The Oceania region places placenta in great importance as the nations in Oceania have many aborigines there. In New Zealand, the Māori word for placenta, whenua, also means land. The ancient practice of burying the placenta, whenua ki te whenua, reflects the Māori philosophical view that the placenta, like the land, provides physical, emotional, spiritual and intellectual nourishment and furnishes all the needs of humanity.
Placentas are traditionally buried in the tribal lands of the baby, as a symbol of them taking their place within the collective identity of the tribal nation. Some Māori dislocated from their tribal territories are making their way back to re-affirm their familial connections in old homesteads and sacred places. Some plant a tree on top to mark the spot. Others bury them in a quiet corner in their urban garden, or bury them in a potted plant where they disintegrate into the soil. These rites are a simple but important re-assertion of cultural identity.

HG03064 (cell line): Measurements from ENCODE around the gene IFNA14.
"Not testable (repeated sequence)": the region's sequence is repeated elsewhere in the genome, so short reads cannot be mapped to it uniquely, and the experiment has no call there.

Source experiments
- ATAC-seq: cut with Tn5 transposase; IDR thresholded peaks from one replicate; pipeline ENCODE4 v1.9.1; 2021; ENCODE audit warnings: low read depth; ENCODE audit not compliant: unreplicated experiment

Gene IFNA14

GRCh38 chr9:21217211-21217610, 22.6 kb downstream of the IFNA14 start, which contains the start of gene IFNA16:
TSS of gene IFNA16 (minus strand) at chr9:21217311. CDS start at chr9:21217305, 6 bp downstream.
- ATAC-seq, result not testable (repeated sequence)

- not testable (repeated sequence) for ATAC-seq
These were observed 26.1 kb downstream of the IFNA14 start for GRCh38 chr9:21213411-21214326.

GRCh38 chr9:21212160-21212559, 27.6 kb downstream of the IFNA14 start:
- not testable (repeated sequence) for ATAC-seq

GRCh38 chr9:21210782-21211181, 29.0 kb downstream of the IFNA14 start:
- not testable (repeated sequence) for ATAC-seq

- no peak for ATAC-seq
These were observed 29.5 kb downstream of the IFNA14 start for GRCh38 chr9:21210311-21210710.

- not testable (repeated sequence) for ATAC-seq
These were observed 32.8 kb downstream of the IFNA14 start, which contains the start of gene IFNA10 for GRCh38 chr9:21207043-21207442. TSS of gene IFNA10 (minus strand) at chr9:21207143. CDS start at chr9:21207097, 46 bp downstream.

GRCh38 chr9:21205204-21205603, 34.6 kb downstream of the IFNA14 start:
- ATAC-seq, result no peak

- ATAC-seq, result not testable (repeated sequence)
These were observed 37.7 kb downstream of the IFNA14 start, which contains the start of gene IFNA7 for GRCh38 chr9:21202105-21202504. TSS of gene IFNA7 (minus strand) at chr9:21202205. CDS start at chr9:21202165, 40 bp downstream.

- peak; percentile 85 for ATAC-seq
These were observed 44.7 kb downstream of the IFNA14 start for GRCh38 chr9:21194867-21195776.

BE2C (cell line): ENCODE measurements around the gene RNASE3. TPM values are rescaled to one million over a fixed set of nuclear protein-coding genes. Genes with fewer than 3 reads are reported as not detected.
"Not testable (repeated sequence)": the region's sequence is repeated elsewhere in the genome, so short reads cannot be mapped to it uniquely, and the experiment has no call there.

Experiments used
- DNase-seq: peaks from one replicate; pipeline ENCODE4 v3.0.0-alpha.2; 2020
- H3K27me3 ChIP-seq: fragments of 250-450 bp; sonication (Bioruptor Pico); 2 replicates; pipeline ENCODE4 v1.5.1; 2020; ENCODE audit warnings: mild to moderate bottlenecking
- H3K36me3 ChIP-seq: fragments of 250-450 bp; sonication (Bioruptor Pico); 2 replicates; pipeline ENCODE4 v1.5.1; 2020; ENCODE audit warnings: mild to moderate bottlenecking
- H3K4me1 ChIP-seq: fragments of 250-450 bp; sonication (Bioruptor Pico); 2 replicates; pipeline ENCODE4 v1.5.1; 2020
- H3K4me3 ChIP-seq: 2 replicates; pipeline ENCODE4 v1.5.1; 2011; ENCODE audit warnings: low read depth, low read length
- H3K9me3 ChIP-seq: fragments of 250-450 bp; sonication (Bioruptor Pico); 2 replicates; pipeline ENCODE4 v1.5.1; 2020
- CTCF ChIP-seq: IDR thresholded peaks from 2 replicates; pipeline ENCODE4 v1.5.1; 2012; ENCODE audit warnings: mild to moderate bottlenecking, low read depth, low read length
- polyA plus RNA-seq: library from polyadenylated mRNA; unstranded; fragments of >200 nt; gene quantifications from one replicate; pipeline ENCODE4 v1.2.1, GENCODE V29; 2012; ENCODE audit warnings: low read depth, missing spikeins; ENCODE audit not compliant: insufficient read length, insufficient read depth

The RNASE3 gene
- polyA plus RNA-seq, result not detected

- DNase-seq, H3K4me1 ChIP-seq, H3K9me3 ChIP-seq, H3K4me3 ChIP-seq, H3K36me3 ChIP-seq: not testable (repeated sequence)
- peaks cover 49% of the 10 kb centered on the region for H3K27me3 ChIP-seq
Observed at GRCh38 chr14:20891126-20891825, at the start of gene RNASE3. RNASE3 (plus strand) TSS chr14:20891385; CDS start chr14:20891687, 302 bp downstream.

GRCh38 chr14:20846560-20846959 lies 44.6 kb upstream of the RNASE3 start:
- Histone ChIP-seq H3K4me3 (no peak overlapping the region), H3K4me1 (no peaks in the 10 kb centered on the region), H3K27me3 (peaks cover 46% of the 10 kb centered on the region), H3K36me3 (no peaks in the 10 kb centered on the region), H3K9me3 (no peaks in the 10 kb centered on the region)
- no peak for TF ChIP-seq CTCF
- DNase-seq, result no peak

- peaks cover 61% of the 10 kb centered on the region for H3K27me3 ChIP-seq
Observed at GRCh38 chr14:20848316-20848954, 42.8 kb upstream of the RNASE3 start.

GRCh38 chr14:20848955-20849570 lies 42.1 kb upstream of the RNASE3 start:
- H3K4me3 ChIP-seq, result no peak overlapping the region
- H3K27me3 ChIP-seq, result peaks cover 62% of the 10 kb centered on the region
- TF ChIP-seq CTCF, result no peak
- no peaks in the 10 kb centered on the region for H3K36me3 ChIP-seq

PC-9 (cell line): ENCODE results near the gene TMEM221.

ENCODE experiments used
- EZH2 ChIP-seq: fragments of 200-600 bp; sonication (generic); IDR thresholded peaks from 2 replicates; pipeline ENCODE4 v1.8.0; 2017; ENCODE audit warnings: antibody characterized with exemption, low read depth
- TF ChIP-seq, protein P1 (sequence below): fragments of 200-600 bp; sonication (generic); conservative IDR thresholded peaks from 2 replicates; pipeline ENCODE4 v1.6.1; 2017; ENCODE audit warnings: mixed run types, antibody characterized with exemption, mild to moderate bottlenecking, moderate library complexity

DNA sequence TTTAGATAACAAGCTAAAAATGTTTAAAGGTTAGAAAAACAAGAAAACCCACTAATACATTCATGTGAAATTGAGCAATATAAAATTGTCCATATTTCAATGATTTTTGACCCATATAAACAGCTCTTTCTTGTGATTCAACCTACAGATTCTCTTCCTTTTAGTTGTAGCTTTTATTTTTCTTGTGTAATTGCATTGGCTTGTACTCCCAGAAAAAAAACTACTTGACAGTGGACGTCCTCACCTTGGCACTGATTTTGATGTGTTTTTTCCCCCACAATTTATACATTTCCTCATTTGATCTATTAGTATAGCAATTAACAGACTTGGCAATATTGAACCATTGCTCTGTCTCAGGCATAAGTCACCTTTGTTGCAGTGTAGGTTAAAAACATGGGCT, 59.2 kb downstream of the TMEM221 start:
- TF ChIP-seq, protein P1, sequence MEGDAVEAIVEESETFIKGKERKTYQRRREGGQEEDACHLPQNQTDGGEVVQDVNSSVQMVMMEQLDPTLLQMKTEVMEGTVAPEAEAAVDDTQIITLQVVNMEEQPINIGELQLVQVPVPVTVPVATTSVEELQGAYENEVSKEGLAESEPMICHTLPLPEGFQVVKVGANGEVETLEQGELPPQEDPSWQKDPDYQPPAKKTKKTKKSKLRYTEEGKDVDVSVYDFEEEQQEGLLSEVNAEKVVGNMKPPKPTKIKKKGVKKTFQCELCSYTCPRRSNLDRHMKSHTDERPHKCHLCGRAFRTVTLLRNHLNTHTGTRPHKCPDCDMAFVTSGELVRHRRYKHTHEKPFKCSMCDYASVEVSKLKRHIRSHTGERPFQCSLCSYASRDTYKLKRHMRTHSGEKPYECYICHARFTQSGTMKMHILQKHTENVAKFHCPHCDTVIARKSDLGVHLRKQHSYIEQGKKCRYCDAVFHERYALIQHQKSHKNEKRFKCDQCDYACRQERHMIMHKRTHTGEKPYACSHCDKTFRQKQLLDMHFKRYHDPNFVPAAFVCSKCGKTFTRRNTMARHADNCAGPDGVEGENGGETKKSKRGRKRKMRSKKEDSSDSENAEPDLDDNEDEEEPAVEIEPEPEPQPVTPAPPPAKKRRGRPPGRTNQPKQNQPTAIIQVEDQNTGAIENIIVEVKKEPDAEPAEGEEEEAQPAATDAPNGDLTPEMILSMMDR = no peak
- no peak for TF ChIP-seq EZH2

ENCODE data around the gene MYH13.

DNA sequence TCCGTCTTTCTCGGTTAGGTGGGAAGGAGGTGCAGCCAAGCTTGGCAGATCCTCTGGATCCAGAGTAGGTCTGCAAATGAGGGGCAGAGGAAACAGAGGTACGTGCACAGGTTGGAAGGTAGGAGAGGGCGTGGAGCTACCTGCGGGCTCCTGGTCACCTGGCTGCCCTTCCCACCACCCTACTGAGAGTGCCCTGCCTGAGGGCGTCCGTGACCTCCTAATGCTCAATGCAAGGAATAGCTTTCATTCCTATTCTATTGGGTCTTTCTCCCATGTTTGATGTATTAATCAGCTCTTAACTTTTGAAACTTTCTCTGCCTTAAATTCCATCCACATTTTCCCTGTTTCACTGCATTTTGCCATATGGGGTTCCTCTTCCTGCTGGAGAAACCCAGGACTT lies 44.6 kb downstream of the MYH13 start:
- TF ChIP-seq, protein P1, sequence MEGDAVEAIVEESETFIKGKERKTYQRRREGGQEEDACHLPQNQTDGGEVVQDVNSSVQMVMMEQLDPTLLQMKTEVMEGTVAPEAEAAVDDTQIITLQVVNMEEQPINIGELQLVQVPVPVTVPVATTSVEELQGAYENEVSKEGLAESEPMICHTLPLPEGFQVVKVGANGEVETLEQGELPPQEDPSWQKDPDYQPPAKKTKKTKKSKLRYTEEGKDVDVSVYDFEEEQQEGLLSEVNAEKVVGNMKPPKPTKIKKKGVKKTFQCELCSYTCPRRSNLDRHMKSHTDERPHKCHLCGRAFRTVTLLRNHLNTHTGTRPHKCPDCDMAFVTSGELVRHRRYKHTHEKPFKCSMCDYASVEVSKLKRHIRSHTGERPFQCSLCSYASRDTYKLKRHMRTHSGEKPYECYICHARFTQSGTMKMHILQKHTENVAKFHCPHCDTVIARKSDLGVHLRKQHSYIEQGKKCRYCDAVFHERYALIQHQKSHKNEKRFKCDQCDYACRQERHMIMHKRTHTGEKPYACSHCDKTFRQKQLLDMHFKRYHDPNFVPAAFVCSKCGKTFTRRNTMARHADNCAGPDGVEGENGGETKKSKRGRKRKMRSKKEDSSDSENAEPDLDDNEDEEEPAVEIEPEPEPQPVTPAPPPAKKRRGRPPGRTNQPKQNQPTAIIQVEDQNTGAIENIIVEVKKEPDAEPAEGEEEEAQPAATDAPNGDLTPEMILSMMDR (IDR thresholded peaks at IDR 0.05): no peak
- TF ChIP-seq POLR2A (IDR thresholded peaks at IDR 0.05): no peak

Some aboriginal tribes bury the placenta under an ant pit for the green ants. Many believe that when the green ants eat the placenta no more babies will come or at least not for a while.
In Samoa, the placenta must be totally burned or buried so it will not be found by evil spirits. Burying or burning it at home also ensures the child will remain close to home as it moves through life. If buried under a fruit tree, the placenta provides nutrition for the tree that in turn will provide years of nutrition for the child.